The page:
pins of the printer in question (the idea was to show that the printer
was tough). -- Joe
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Re: Rare Apple I computer sells for $216,000 in London
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My old Star (which I still use) works that way.  Does 132 cols too
with a compressed font.  
The problem with using A4 paper is that some progams insist on
doing a FF by outputting a number of LFs to get to the bottom of the
page instead of issuing a FF, which the Star could handle correctly
for A4.  The print would soon get out of alignment with the perfs.
I gave up on A4 fanfold for that reason.

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Re: Rare Apple I computer sells for $216,000 in London
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*frown*

Ah. Not one of these;

http://en.wikipedia.org/wiki/Xerox_Star




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Re: Rare Apple I computer sells for $216,000 in London
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I guess Data Products was a common third-party printer that was
"re-badged" by different companies. At a PPoE, I worked in a lab
with a Harris 800 (later a Harris 1200 with ECL) that had a Data
Products line printer re-badged as a Harris. I do *not* remember
us ever having any trouble with our Data Products printer.

You *could* buy the same printer from Data Products directly for
*less* money, but then you could *not* get Harris to cover the
thing on their service agreement. So you were constrained to buy
the higher priced re-badged model.

Later, Harris started re-badging those cheap Wyse terminals. One
of the labs at my PPoE just bought *twice* as many of the cheapest
Wyse terminals directly from Wyse. (I think they were about $50
each.)  Harris would *not* cover these under their service
agreement, but if one broke... the lab just threw it away and got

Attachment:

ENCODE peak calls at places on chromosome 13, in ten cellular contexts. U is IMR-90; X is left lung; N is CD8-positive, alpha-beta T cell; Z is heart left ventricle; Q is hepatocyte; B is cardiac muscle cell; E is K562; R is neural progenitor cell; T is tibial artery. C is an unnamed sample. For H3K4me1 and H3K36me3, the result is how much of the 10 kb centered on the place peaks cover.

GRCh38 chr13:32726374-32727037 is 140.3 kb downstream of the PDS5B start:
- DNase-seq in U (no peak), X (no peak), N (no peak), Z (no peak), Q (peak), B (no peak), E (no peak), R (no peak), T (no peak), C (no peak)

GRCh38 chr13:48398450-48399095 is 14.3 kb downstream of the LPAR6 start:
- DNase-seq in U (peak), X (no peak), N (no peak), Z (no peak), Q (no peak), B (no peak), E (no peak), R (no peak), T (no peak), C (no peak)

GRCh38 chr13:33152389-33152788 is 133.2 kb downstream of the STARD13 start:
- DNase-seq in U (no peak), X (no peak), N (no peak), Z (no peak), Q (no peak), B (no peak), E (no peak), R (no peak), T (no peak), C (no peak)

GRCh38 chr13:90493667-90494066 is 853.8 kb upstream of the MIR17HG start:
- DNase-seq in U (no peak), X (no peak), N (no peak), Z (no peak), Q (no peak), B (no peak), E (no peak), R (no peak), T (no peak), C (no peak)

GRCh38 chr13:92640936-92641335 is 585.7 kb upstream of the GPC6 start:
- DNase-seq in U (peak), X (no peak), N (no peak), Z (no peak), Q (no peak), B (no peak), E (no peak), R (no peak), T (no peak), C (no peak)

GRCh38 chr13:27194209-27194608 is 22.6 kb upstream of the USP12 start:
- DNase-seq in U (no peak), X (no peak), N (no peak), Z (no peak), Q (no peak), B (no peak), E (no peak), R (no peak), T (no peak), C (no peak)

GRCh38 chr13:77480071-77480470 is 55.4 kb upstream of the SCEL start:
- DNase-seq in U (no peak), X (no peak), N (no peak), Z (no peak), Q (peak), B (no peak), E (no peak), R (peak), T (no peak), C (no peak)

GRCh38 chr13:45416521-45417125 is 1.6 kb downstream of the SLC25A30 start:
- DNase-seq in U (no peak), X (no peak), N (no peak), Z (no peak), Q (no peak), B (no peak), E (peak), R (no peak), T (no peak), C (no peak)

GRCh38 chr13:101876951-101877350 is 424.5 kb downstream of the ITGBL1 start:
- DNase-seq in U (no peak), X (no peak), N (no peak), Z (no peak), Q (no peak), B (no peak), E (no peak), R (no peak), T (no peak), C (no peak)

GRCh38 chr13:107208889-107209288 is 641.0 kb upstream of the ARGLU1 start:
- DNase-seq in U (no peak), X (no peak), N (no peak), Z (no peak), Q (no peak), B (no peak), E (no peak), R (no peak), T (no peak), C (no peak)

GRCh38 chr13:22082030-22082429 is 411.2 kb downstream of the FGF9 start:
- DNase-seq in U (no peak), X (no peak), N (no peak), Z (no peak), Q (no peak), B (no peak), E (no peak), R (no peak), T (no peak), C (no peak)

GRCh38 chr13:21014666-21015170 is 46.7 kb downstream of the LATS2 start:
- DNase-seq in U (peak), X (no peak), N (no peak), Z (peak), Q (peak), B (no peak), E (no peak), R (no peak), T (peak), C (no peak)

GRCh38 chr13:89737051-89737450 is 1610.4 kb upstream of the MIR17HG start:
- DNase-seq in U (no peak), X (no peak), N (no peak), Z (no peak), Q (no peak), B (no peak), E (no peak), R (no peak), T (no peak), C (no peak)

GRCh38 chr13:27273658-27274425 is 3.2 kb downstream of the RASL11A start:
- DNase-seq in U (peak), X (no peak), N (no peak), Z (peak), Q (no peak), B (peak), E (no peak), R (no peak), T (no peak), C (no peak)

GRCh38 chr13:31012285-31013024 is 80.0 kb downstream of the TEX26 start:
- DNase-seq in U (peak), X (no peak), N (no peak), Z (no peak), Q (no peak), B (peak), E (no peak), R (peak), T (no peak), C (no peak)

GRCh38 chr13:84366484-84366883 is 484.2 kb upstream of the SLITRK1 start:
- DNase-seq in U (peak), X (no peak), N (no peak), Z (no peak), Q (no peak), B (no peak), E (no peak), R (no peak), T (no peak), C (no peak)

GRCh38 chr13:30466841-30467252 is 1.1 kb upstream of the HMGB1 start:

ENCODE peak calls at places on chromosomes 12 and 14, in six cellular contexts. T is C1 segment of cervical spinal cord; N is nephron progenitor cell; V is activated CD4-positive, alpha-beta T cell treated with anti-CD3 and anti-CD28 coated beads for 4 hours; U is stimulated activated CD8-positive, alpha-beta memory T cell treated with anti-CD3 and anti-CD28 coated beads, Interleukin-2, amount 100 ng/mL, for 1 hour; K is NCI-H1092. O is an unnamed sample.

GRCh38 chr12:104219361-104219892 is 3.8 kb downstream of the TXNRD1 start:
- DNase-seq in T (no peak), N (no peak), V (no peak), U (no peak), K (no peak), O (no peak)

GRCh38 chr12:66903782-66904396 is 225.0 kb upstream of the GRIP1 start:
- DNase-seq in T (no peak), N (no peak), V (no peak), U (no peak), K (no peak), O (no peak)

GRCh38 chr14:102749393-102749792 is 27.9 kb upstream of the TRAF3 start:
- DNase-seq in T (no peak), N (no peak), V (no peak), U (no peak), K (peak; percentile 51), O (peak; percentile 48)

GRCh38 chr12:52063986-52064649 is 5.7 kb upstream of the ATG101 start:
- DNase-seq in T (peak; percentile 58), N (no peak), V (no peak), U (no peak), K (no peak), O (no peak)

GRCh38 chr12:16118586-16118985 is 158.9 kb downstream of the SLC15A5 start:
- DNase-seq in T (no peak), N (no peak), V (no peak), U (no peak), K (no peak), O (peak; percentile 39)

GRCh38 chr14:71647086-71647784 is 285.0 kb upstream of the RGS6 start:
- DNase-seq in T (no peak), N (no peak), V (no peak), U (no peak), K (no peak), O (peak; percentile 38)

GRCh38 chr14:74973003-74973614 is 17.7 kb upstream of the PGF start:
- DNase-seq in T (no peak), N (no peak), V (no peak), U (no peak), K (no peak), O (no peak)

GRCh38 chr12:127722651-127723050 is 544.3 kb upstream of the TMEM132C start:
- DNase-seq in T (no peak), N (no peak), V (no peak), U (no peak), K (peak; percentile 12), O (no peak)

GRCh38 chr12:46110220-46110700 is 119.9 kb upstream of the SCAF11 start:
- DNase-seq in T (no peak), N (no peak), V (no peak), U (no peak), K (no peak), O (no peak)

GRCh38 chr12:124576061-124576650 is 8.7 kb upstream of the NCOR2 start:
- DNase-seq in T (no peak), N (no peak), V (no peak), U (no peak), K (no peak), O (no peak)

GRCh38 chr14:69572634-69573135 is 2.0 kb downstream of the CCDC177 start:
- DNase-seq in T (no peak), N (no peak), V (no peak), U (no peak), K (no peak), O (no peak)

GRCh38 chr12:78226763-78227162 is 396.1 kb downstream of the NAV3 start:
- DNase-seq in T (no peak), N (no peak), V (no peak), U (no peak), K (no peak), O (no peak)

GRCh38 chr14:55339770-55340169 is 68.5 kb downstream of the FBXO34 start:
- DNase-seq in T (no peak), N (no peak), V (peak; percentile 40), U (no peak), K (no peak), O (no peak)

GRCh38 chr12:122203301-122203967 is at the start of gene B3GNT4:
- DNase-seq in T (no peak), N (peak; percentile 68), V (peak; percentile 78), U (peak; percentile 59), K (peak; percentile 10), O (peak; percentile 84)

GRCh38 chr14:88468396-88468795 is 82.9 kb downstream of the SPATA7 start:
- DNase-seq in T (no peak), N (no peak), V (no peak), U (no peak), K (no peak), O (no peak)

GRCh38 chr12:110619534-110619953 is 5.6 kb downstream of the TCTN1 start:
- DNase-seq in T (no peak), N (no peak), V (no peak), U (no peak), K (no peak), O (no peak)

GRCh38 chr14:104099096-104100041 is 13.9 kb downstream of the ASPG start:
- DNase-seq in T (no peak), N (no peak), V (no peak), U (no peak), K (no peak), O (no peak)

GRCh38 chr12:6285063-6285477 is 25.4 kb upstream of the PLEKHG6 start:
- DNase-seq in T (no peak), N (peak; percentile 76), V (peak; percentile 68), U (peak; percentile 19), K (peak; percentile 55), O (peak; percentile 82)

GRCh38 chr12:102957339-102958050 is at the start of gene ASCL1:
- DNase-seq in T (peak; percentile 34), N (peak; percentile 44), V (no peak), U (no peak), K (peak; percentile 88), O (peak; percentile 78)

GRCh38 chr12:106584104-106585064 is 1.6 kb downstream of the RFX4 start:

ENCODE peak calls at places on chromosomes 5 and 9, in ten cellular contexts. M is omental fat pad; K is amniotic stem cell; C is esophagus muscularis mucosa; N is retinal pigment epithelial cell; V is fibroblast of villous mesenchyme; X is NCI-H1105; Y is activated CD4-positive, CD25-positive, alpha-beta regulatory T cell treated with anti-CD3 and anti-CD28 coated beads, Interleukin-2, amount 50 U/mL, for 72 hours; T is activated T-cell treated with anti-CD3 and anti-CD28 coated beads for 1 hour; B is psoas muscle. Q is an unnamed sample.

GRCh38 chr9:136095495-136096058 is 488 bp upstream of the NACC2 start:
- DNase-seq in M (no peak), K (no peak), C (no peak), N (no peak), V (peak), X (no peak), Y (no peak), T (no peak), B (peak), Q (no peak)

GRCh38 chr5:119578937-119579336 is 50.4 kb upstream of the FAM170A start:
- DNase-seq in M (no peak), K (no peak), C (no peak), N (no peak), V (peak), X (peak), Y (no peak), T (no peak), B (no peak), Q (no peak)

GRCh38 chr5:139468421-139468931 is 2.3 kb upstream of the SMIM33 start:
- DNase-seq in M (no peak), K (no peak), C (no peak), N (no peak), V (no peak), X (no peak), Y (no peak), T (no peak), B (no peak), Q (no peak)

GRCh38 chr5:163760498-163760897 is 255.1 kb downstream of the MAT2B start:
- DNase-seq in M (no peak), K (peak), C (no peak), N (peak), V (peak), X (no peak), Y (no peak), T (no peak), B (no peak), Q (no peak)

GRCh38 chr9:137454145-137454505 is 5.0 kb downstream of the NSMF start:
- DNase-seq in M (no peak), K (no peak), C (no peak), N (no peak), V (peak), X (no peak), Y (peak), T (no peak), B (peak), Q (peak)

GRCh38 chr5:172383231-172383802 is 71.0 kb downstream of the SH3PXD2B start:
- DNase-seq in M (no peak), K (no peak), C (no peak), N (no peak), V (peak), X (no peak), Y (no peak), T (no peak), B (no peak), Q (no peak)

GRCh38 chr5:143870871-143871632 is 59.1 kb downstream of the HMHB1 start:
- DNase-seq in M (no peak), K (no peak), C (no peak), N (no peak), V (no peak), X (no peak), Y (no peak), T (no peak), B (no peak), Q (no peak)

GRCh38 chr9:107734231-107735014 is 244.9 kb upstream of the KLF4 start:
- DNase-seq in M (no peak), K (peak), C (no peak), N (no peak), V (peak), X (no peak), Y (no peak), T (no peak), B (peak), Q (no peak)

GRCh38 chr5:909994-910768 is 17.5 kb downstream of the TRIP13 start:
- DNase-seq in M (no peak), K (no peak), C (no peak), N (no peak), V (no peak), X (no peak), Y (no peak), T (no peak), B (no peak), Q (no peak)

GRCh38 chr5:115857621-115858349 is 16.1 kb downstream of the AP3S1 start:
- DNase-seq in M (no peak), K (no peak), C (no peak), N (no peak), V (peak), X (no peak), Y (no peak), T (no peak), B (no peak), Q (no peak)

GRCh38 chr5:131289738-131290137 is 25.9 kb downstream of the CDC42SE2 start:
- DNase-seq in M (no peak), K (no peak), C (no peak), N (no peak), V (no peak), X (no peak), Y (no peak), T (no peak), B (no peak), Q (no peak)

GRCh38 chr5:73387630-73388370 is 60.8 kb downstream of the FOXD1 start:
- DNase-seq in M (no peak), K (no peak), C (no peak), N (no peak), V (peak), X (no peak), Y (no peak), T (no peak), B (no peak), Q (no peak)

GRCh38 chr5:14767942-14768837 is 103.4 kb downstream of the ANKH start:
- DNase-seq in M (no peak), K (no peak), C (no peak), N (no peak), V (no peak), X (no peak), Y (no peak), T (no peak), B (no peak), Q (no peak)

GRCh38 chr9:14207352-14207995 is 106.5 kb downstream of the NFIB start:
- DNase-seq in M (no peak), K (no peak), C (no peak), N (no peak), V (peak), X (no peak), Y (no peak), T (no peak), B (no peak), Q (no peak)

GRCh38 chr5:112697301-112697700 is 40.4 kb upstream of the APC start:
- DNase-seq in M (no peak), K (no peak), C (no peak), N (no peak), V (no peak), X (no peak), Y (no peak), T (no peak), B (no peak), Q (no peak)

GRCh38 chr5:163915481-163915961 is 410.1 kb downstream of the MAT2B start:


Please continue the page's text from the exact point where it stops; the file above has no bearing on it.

another one out of storage. Cheaper to replace than pay the
service agreement for the re-badged version.

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Re: Rare Apple I computer sells for $216,000 in London
(Joe Thompson) writes:

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Nor is it a choice in environments where other people are sending you
files in proprietary Microsoft formats.

There's a lot more to choice than mere availability.

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Re: Rare Apple I computer sells for $216,000 in London
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You can obviously use something that can handle those.

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Using that utterly mindless line, there never is any real choice anywhere.

And that is quite obviously mindlessly silly.



Re: Rare Apple I computer sells for $216,000 in London
(Jim Brown) writes:

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"The secret word is 'mindless'."  Thank you, Groucho.

Wow - flamed by both of his personalities in the same day.
I've made it (whatever "it" is).

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Re: Rare Apple I computer sells for $216,000 in London
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Blimey this subject has generated a lot of verbiage.

Re: Rare Apple I computer sells for $216,000 in London

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Yes Roddles & verbal diarrhoea go together.



Re: Rare Apple I computer sells for $216,000 in London
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Sigh!  Proprietary meant that the formats were not published.
To translate that sentence for you, it meant that nobody
knew what the formats were and, thus, could not write code
to read those formats unless they were ble$$ed by MS.



/BAH

Re: Rare Apple I computer sells for $216,000 in London

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Even the published ones require reverse engineering to implement.  Have
you looked at the scandal that is OOXML, Barb?

--
Roland Hutchinson        

He calls himself "the Garden State's leading violist da gamba,"
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Re: Rare Apple I computer sells for $216,000 in London
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No.  I don't think I've seen OOXML word before.  Something tells me
I don't want to know after the past 6 days in that other newsgroup.

/BAH